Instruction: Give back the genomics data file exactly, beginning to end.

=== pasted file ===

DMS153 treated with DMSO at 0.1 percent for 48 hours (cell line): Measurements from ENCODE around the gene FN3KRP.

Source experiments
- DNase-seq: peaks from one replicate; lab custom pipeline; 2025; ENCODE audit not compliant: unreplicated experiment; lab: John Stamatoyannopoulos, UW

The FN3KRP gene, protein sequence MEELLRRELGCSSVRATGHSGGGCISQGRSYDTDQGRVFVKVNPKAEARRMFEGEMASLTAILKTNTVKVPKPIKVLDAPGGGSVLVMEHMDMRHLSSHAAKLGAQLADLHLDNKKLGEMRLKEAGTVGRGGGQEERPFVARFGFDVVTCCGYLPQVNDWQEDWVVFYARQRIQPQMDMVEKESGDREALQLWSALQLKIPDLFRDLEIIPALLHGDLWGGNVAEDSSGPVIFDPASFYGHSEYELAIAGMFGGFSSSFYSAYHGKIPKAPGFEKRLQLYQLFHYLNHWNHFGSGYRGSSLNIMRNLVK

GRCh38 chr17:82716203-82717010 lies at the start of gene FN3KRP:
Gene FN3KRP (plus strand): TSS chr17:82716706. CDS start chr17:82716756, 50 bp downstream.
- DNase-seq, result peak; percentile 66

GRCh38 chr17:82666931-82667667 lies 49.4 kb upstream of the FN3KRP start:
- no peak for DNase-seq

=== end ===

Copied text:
DMS153 treated with DMSO at 0.1 percent for 48 hours (cell line): Measurements from ENCODE around the gene FN3KRP.

Source experiments
- DNase-seq: peaks from one replicate; lab custom pipeline; 2025; ENCODE audit not compliant: unreplicated experiment; lab: John Stamatoyannopoulos, UW

The FN3KRP gene, protein sequence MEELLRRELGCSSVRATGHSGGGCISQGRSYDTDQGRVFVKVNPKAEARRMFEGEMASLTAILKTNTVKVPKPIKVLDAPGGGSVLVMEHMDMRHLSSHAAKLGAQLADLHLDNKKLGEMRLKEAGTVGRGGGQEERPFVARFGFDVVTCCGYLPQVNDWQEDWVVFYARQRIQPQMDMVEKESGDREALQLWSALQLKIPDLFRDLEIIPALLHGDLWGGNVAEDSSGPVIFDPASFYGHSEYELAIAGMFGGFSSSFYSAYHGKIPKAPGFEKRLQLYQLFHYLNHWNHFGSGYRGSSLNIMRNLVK

GRCh38 chr17:82716203-82717010 lies at the start of gene FN3KRP:
Gene FN3KRP (plus strand): TSS chr17:82716706. CDS start chr17:82716756, 50 bp downstream.
- DNase-seq, result peak; percentile 66

GRCh38 chr17:82666931-82667667 lies 49.4 kb upstream of the FN3KRP start:
- no peak for DNase-seq